Current research interests include innovative stem cell transplant preparative regimens, coagulation assays, novel therapeutic interventions and chemotherapy disposition. In addition, the division is developing a robust program on cancer survivorship and outcomes research, with multiple collaborators both inside and outside the department and institution.
Please see below to learn more about our investigators and their research efforts.
Scott C. Borinstein, M.D., Ph.D.
Dr. Borinstein is the director of the pediatric sarcoma and Adolescent and Young Adult (AYA) oncology programs. His research interests are designed to improve the treatment and outcomes of children, teenagers, and young adults with cancer, translating discoveries from the bench to the clinic. Dr. Borinstein’s laboratory investigates how epigenetic changes contribute to the pathology of Ewing Sarcoma, a malignant bone and soft tissue tumor. His research goal is to understand how DNA methylation contributes to Ewing Sarcoma tumor formation and spread and to determine if methylation of certain genes could play a role in diagnosis, treatment, or the development of novel treatments for this disease. Furthermore, Dr. Borinstein is involved in the development and implementation of clinical trials for sarcoma and AYA cancer patients, with a goal of integrating new drugs and protocols into our current cancer therapies that will improve the care of our patients. Dr. Borinstein also is actively involved in developing novel methods of improving the psychosocial well-being of AYA patients during and after being treated with cancer through the use of novel social media resources and interventions.
Michael R. DeBaun, M.D., MPH
Dr. DeBaun, vice chair for clinical and translational research, is a world leader in the care of children with sickle cell disease. His research has focused on understanding cerebrovascular injury, or stroke, in children with sickle cell disease, and improving management of their care. DeBaun's work is also focused on better defining the impact and biological reasons asthma increases sickle cell disease morbidity and mortality. He is principal investigator for a second NIH study and is currently collaborating nationally and internationally to develop the first longitudinal cohort of children with sickle cell anemia who have been evaluated with repeated pulmonary function tests and sleep studies. DeBaun is also an expert in genetic cancer predisposition syndromes. His work defined the natural history and biological basis of malformation and cancer in Beckwith-Wiedemann syndrome (BWS) as an epigenetic syndrome, related to the expression of DNA through cell division, or phenotype, rather than the structure of DNA itself.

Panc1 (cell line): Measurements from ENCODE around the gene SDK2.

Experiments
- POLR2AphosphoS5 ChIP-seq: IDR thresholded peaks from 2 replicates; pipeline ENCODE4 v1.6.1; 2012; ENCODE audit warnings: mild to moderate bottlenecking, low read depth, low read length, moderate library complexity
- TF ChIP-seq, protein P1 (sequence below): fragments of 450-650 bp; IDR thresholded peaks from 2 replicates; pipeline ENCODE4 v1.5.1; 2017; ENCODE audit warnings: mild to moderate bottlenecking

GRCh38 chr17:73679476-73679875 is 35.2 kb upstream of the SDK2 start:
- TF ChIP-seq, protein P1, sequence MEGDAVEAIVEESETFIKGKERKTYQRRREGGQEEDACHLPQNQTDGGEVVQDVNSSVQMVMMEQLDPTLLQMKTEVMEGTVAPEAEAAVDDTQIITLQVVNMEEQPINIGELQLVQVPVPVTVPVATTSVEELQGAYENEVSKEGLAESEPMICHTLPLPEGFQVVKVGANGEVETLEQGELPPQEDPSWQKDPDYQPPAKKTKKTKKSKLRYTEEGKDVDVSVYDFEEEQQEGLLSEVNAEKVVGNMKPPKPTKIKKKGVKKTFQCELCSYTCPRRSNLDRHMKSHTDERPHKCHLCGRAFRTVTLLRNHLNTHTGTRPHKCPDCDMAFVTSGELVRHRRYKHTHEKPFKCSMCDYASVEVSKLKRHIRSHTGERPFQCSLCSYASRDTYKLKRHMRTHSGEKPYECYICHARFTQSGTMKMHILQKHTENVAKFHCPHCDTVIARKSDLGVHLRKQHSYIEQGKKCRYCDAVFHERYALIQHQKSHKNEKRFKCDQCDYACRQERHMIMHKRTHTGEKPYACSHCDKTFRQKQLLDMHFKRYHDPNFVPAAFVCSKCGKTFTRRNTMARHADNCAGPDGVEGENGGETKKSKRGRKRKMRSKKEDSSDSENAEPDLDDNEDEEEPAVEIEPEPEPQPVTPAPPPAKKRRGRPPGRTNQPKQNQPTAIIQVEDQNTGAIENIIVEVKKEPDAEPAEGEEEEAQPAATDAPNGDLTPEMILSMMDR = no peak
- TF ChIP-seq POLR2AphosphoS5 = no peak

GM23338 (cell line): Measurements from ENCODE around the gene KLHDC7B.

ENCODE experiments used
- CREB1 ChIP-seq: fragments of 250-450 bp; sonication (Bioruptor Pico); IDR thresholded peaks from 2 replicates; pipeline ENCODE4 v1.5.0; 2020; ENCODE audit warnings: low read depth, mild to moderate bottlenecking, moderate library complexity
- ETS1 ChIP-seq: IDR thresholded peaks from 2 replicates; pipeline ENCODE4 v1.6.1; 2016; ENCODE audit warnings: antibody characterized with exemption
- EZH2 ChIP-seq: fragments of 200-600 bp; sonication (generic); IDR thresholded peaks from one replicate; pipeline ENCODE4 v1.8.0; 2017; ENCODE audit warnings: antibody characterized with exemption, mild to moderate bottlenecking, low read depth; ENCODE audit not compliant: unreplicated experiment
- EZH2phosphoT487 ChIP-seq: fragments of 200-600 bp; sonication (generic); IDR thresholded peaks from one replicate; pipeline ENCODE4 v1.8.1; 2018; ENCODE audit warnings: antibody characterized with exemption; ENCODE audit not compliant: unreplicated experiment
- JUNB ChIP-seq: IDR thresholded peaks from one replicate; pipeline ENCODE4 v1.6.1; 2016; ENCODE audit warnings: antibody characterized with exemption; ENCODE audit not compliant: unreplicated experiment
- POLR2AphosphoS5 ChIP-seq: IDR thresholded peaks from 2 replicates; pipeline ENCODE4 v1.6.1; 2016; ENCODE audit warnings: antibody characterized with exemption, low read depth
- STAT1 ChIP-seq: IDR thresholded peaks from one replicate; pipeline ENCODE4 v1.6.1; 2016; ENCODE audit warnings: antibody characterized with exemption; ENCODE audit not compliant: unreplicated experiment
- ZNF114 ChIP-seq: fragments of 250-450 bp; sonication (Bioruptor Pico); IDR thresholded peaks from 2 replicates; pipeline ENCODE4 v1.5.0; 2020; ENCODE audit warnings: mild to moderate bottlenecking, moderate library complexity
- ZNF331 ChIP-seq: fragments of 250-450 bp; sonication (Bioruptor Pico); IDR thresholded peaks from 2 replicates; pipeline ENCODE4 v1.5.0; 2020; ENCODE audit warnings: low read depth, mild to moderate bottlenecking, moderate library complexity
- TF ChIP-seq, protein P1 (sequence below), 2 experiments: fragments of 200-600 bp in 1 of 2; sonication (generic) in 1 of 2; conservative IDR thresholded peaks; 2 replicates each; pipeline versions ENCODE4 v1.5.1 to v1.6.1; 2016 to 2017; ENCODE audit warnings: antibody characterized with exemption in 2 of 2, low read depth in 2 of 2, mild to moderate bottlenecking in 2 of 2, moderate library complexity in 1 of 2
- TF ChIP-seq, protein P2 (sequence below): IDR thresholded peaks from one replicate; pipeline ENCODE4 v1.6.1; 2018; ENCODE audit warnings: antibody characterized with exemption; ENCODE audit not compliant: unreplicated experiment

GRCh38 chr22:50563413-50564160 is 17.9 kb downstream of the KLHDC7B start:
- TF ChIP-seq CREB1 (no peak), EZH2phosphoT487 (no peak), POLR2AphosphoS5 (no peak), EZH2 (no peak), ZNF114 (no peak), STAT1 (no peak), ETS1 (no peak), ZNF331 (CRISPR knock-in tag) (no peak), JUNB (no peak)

Adam Esbenshade, M.D. M.S.C.I.
Dr. Esbenshade's ressearch focuses on cancer control, CNS malignancy, and survivorship. Areas of active investigation include prevention and treatment of obesity and metabolic syndrome in survivors, infectious disease complications during therapy, as well as clinical trials that focau on targeted therapy for CNS tumors. Dr. Esbenshade is a member of the Children's Oncology Group (COG) Survivorship committee Long-term Guidelins XXX Taskforce and the CAncer Control committee.
Debra Friedman, M.D.
Dr. Friedman's research interests lie in the outcomes for pediatric and adult cancer survivors, as well as in the design of novel therapeutic protocols for childhood cancer, designed to decrease adverse long-term effects of therapy. She has leadership roles in the Children's Oncology Group (COG) in Hodgkin Lymphoma, Retinoblastoma, Adolescent and Young Adult Oncology and Cancer Control and Survivorship. She is a principal or co-investigator on grants funded by the National Cancer Institute and several foundations and is an internationally recognized expert in cancer survivorship, participating in projects evaluating best practices and models of care. She is investigating a diverse group of physiologic and psychosocial outcomes among patients and long-term survivors of pediatric cancer, hematopoietic stem cell transplant and medical oncology.
Richard Ho, M.D.
Dr. Ho’s research focuses on the molecular mechanisms by which drug transporters contribute to overall chemotherapy disposition and interindividual response to drug therapy in pediatric oncology. Drug transport proteins have important roles in regulating the absorption, distribution, and excretion of many medications as well as endogenous substances. To this extent, a major focus in his lab centers on the contribution of uptake transporters, in particular the organic anion transporting polypeptide (OATP) family and bile acid uptake transporters, to the disposition of chemotherapeutic agents used in clinical oncology. Another area of major focus is cancer pharmacogenetics, the study of the role of inheritance in the individual variation in chemotherapy response. Projects are primarily laboratory based with translational promise and rely on background knowledge in the fields of molecular biology and clinical pharmacology. Dr. Ho's research is funded by a R01 award from the National Institutes of Health.